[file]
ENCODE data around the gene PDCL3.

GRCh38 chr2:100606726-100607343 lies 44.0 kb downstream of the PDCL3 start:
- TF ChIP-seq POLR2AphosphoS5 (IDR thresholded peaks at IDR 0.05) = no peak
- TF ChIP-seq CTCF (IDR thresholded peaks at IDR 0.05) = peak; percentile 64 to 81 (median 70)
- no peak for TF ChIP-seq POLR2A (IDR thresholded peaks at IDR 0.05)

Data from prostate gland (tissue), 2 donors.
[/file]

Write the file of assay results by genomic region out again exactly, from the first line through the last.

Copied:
ENCODE data around the gene PDCL3.

GRCh38 chr2:100606726-100607343 lies 44.0 kb downstream of the PDCL3 start:
- TF ChIP-seq POLR2AphosphoS5 (IDR thresholded peaks at IDR 0.05) = no peak
- TF ChIP-seq CTCF (IDR thresholded peaks at IDR 0.05) = peak; percentile 64 to 81 (median 70)
- no peak for TF ChIP-seq POLR2A (IDR thresholded peaks at IDR 0.05)

Data from prostate gland (tissue), 2 donors.